So, when the censorious come to call, whether they be motivated by religion or gender studies those of us who lived in, or studied, or appreciate all the effort, time and battles that have gone into creating a liberated and anything goes field of fiction bristle. I think it’s understandable that we do so. What I don’t understand is why anyone would seek to drag us back to puritanical outlooks, particularly those on the liberal or leftist side of things. That’s where I place myself politically, but I guess I’m a libertine.

No hyperbole. Remember, sexual repression was used to enforce EngSoc OrthodoxyThere are valid concerns to be had about representations in advertising and celebrity, but the fantastical is pure fantasy. Nobody, hopefully, expects Superman or Wonder Woman to be someone they could ever really aspire to be and we need our ‘gods and monsters’, our archetypes, our ‘gods’ even if we know that they’re not real. These things are about escaping, dragging real world bullshit into games and escapism rather defeats the object of ‘escape’.

I don’t want to turn the dial back to a more repressed age and I think we lose more than we gain that way.

You’re free to not like something, just try to be consistent, knowledgable, tolerant and don’t confuse ‘I don’t like X’ with ‘X should not exist’.

5 responses to “Libertines Vs The New Puritans

  1. There is nothing I disagree with in this article but I would like to explore one of your statements:

    “That said a lot of pressure – or at least what feels like a lot of pressure – is being applied upon creators to do what they’re ‘told’ by those seeking to pressure.”

    I think this highlights a couple of factors at play here.

    Firstly, there are idiots in the world. The people who send hate mail just because someone publishes something they don’t like. Its not unique to any side in this topic or indeed any topic. All intelligent people can do is ignore them. The presence of such idiots neither validates or invalidates a particular side of a particular issue.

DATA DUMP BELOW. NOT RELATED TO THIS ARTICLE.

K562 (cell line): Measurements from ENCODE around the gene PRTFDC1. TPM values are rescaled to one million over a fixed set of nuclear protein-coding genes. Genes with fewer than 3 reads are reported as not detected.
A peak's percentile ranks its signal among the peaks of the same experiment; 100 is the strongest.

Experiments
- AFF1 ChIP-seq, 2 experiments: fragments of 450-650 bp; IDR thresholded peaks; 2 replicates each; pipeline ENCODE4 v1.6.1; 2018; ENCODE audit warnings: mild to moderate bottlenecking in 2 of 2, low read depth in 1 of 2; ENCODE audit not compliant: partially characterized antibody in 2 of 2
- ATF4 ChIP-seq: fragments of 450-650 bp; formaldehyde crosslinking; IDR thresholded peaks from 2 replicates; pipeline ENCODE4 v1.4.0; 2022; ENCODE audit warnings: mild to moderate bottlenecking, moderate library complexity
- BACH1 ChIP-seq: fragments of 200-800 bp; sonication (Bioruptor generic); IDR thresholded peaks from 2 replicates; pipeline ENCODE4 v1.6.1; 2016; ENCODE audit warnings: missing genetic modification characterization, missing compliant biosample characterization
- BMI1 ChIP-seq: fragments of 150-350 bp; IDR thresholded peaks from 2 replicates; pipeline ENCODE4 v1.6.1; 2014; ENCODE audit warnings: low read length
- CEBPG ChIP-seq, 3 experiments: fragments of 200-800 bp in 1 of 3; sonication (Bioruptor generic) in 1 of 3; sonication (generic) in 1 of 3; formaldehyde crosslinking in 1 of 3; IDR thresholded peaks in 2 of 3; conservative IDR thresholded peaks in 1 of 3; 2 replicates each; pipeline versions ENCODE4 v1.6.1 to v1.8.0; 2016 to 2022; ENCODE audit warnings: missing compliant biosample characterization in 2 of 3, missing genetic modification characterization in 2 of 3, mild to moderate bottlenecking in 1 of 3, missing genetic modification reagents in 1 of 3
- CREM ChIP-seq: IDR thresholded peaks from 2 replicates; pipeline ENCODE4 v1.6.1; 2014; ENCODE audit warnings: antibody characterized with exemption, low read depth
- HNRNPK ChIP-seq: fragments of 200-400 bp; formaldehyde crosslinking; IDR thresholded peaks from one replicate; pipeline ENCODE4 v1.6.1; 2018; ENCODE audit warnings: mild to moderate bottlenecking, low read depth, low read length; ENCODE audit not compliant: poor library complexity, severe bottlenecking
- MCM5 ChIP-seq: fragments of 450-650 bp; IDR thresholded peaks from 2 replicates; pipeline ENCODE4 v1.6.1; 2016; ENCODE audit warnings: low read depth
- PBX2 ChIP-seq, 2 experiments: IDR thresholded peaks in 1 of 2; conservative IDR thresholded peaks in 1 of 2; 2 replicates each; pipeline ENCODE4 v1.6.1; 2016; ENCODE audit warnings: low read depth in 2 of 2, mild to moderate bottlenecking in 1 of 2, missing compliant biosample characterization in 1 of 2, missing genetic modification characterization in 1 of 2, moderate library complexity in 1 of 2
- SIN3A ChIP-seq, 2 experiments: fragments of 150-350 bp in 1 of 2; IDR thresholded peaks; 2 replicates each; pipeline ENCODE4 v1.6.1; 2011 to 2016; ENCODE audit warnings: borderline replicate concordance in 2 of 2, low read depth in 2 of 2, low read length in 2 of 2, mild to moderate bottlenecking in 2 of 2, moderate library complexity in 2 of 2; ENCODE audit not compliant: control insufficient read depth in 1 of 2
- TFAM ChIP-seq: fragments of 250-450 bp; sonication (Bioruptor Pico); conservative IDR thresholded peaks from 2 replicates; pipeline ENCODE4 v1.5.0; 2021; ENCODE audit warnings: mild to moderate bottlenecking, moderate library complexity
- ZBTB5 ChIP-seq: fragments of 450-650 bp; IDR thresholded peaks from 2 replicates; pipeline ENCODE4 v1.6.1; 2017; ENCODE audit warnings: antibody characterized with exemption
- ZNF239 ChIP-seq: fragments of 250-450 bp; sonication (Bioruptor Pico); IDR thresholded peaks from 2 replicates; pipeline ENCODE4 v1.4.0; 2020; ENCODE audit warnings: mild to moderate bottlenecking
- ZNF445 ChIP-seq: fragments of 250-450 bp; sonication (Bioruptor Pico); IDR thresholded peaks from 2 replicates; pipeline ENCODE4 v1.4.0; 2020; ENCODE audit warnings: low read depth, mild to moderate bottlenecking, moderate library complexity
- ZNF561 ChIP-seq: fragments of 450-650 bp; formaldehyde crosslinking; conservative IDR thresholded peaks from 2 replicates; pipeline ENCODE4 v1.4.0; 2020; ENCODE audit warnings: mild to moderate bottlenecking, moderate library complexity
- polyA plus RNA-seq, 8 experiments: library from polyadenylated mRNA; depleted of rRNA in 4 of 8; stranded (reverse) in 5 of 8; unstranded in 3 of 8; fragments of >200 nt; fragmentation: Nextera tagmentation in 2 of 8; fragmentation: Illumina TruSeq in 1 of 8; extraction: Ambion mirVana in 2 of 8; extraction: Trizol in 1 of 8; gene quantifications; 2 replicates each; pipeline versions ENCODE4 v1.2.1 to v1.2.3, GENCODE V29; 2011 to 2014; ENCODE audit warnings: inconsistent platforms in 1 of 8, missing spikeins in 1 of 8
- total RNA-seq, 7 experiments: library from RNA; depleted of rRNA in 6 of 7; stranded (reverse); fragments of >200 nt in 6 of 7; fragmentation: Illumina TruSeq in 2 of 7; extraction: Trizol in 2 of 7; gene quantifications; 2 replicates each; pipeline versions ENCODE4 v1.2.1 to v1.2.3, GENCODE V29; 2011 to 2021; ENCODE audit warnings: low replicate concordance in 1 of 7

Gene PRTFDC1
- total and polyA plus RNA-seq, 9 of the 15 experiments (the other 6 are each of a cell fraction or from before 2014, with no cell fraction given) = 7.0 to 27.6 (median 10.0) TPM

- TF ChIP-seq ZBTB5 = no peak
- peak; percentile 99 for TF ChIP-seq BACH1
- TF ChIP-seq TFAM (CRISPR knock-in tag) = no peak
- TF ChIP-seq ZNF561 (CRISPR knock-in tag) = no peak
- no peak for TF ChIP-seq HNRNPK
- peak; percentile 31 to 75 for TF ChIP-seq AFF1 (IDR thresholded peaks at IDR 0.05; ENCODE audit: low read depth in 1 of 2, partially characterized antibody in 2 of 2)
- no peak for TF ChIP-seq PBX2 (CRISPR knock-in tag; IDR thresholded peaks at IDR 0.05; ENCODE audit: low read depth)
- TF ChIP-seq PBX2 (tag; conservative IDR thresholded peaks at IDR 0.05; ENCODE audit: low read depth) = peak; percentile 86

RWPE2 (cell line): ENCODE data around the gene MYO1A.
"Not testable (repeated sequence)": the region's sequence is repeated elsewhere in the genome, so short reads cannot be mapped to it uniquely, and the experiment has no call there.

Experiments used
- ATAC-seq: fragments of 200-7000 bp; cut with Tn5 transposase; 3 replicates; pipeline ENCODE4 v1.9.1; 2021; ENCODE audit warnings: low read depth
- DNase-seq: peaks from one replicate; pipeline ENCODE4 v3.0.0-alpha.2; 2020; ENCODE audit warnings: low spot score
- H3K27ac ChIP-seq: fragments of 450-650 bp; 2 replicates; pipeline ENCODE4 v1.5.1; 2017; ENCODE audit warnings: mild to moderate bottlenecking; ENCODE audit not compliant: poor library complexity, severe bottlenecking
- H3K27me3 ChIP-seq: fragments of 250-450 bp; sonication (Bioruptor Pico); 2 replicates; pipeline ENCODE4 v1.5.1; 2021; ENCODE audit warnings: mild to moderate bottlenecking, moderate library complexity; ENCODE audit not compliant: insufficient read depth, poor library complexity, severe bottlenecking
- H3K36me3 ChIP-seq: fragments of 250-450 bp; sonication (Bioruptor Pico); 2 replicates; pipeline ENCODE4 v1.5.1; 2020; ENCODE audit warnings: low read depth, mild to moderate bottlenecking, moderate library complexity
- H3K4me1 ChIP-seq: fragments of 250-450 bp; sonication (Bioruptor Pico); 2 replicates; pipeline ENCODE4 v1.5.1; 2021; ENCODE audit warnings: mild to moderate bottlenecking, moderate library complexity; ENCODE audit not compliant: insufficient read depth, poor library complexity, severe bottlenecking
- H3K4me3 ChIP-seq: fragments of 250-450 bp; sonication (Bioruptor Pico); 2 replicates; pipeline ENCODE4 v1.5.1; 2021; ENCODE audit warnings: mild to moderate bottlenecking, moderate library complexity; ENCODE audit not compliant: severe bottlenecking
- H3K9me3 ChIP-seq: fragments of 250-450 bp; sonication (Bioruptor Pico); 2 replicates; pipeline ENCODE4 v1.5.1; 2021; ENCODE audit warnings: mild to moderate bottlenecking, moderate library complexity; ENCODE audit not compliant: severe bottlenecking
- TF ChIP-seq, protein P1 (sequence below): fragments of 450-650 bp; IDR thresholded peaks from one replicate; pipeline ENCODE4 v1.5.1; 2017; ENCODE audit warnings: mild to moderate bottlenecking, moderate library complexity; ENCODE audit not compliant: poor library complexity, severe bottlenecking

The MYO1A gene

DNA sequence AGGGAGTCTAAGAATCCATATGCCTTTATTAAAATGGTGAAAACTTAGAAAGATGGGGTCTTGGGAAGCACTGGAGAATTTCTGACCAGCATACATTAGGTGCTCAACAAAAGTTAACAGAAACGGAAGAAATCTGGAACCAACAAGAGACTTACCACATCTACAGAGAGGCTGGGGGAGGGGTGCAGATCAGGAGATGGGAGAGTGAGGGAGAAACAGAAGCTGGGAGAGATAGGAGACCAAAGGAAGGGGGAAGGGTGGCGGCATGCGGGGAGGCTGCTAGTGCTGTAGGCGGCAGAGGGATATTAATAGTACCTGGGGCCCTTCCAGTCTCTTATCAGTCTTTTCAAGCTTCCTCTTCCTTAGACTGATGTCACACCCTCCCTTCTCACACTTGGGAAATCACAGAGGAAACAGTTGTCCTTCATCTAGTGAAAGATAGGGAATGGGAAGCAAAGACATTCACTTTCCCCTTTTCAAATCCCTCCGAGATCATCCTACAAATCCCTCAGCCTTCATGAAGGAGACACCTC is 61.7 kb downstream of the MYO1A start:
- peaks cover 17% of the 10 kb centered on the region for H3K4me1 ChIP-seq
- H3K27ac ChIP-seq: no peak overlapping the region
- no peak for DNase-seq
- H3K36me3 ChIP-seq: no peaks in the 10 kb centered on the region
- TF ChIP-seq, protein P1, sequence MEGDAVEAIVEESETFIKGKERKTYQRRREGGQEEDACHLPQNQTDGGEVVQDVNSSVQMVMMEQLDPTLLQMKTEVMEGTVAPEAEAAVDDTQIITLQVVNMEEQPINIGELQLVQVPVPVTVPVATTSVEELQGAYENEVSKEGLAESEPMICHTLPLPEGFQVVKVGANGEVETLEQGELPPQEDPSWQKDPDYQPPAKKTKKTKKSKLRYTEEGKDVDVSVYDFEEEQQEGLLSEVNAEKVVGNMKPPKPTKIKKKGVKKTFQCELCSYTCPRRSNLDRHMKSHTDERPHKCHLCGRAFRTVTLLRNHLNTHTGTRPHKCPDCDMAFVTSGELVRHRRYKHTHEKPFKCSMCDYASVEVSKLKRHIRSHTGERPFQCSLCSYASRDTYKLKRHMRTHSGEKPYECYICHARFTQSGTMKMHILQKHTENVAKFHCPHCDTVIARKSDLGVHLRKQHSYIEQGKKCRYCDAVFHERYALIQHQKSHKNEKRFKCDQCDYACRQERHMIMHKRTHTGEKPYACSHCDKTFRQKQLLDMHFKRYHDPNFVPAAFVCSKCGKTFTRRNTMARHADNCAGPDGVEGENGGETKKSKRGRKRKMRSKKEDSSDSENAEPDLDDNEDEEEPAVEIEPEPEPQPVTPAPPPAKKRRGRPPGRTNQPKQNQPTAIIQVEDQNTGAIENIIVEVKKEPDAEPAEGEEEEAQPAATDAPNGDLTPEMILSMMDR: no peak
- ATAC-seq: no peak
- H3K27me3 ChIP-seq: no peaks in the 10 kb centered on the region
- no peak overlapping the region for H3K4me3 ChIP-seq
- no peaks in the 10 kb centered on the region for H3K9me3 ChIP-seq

Secondly, there is a difference between people discussing an issue and campaigning to have something done about that issue. Someone saying “I don’t like that kind of artwork for reason X” is very different from someone organising a law / social convention to prevent that kind of artwork. One is self-expression, the other is attempting to restrict someone else’s self-expression.

    I think these two factors combine to give the impression that there is a ‘moral panic’ on the issue but a cold, hard look at the facts says otherwise.

    There is no campaign to get RPGNow to drop all products with big, titted women on the cover. There is no petition demanding that all images of females in WotC products wear burkas. You and I are as free to publish as we always have been.

    There is nothing except a genuine debate taking place about women in gaming and at the end of the day the issue will be decided by consumers and publishers voting with their wallets.


    I didn’t want to actually touch on the subject matter, as you said, it is almost pointless at this stage. However you raised an aspect of it that I would like to know more of, from your point of view.

    You say:

    “There are valid concerns to be had about representations in advertising …”

    Many people would consider a book’s cover as the primary advert for a book. Do you think that mainstream publishers (WotC, Piazo etc) should give special consideration to how they display women in their cover artwork given those valid concerns?